FOR IMMEDIATE RELEASE
Jun 19 2015 12:00:00:000AM
News Media Contact: Joseph Barrios, (520) 884-3725, email@example.com
TEP to Propose Revised Net Metering Plan in Request for New 2017 Rates
Tucson, Ariz. — Tucson Electric Power (TEP) plans to file a request later this year for new 2017 rates that will include fair-market pricing for the excess energy produced by rooftop solar arrays.
TEP plans to incorporate the revised net metering plan it proposed earlier this year for new users of rooftop solar power systems in that rate request. Accordingly, TEP withdrew its separate request for that change today.
“We’ll be proposing rates that recover our service costs more equitably, allowing us to expand our use of solar energy while preserving reliable, affordable electric service for everyone,” said David G. Hutchens, TEP President and CEO.
Current net metering rules provide TEP’s solar customers with bill credits worth roughly 11 cents per kilowatt-hour (kWh) for the excess energy their systems produce. That’s nearly twice as much as TEP pays for energy from large solar arrays, increasing costs ultimately borne by other customers.
Under TEP’s net metering proposal, the company would purchase excess output from rooftop arrays for the same price it pays for power from community-scale systems — currently about 5.8 cents per kWh. The plan would offer a fair price for excess energy while reducing the cost of solar energy for all customers, who ultimately pay for net metering incentives and other costs TEP incurs to provide service.
“Our customers shouldn’t have to overpay for excess energy from rooftop arrays when less expensive, more reliable solar options are available,” Hutchens said. “We can expand our community’s solar energy resources far more quickly and sustainably through more cost-effective options.”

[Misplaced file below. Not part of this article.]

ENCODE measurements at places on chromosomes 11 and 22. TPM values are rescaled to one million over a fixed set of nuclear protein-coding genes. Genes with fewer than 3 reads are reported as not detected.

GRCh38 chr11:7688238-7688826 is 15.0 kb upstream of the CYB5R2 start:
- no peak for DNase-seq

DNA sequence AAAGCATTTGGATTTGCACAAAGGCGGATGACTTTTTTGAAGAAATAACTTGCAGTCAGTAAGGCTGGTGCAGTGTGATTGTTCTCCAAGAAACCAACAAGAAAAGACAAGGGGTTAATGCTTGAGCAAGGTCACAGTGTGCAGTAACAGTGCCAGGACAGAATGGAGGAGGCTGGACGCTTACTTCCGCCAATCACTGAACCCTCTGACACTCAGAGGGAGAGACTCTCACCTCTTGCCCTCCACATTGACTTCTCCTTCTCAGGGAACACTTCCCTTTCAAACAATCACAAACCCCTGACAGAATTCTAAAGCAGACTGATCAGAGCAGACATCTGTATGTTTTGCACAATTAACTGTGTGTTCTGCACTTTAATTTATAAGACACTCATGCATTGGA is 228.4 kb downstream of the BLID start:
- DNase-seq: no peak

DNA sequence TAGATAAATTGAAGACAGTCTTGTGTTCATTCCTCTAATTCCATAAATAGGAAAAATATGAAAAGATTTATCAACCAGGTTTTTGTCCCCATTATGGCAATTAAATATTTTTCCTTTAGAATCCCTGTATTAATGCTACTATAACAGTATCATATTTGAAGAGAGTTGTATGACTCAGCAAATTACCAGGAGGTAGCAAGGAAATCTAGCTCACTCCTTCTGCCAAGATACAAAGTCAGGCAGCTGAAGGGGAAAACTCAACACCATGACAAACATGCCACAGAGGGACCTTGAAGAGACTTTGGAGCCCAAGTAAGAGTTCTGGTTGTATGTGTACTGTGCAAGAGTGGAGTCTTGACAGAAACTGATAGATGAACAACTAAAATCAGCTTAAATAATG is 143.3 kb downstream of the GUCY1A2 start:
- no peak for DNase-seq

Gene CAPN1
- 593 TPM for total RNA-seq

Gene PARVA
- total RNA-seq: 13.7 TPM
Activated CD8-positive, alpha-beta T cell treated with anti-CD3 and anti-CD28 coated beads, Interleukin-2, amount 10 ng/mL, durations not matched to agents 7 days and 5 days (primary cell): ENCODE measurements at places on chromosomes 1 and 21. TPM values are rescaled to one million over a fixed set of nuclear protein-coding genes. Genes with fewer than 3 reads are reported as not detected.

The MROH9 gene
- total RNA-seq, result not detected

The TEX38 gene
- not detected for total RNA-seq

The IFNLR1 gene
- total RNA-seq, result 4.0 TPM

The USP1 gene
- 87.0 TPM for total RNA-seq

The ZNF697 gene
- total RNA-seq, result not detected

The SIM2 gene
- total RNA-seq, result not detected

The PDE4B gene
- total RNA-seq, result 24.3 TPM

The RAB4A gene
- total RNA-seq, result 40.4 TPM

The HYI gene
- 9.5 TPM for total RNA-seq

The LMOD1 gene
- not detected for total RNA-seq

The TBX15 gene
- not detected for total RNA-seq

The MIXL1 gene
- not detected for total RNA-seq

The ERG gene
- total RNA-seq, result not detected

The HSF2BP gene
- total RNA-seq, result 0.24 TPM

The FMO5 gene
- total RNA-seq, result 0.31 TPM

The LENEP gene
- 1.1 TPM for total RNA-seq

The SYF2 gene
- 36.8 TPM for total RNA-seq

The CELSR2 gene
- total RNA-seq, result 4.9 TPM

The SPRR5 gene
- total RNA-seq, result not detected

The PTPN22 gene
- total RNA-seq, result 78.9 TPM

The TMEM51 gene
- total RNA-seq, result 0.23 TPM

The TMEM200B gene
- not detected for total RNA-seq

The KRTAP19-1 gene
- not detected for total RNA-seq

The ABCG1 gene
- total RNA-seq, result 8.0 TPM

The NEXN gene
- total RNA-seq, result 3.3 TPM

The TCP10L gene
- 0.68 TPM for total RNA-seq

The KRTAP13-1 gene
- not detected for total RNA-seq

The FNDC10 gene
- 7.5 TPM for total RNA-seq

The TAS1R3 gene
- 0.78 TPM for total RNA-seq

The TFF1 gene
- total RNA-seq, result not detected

TEP relies on larger, local community-scale resources for affordable solar power and helps individual customers secure solar energy for themselves through its Bright Tucson Community Solar Program and the new TEP Residential Solar Program.
“Our solar strategy is simple: get more solar energy for our customers’ dollar,” Hutchens said. “Paying more means getting less, and we believe our community wants more solar, not less.”
The proposed net metering change would not affect customers who have solar power systems already or those whose requests to connect new solar arrays to TEP’s grid were submitted by June 1, 2015. TEP intends to include that same proposal in its upcoming rate filing, though the Arizona Corporation Commission ultimately will determine what changes, if any, will affect current or future users of solar power systems.
In addition to the net metering proposal, the rates TEP will request later this year will reflect costs the company has incurred since 2011. Those costs include the purchase of an efficient natural gas-fired power plant to replace coal-fired resources as well as new solar arrays, investments in new infrastructure and other improvements. TEP will request that new rates take effect by Jan. 1, 2017. Other details about the proposal, including its potential impact on customers’ bills, have not been finalized.
TEP provides safe, reliable electric service to approximately 414,000 customers in Southern Arizona. Solar power plays an important part in TEP’s increasingly diverse generating portfolio. The company has approximately 330 MW of total renewable generating capacity, enough to meet the electric needs of about 70,000 homes. For more information, visit tep.com.
TEP and its parent company, UNS Energy, are subsidiaries of Fortis Inc., which owns utilities that serve more than 3 million customers across Canada and in the United States and the Caribbean. To learn more, visit fortisinc.com.